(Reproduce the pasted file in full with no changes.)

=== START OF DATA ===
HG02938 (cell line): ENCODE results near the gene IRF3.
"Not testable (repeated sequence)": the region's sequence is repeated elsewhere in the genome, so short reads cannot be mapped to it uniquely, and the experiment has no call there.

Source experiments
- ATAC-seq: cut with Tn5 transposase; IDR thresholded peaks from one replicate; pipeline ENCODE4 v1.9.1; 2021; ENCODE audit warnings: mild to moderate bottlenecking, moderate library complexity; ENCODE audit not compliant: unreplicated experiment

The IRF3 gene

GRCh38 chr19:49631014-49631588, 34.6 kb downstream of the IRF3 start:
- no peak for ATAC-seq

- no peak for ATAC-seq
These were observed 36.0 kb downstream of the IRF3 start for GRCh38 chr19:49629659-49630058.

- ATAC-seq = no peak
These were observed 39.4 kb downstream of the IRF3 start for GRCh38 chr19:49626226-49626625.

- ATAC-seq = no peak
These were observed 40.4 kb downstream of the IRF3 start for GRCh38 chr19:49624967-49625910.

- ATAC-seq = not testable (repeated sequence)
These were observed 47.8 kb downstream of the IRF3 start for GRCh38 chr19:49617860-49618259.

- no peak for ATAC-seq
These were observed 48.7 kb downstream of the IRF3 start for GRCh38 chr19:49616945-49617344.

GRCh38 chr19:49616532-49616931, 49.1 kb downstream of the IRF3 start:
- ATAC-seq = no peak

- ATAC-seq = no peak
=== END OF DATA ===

HG02938 (cell line): ENCODE results near the gene IRF3.
"Not testable (repeated sequence)": the region's sequence is repeated elsewhere in the genome, so short reads cannot be mapped to it uniquely, and the experiment has no call there.

Source experiments
- ATAC-seq: cut with Tn5 transposase; IDR thresholded peaks from one replicate; pipeline ENCODE4 v1.9.1; 2021; ENCODE audit warnings: mild to moderate bottlenecking, moderate library complexity; ENCODE audit not compliant: unreplicated experiment

The IRF3 gene

GRCh38 chr19:49631014-49631588, 34.6 kb downstream of the IRF3 start:
- no peak for ATAC-seq

- no peak for ATAC-seq
These were observed 36.0 kb downstream of the IRF3 start for GRCh38 chr19:49629659-49630058.

- ATAC-seq = no peak
These were observed 39.4 kb downstream of the IRF3 start for GRCh38 chr19:49626226-49626625.

- ATAC-seq = no peak
These were observed 40.4 kb downstream of the IRF3 start for GRCh38 chr19:49624967-49625910.

- ATAC-seq = not testable (repeated sequence)
These were observed 47.8 kb downstream of the IRF3 start for GRCh38 chr19:49617860-49618259.

- no peak for ATAC-seq
These were observed 48.7 kb downstream of the IRF3 start for GRCh38 chr19:49616945-49617344.

GRCh38 chr19:49616532-49616931, 49.1 kb downstream of the IRF3 start:
- ATAC-seq = no peak

- ATAC-seq = no peak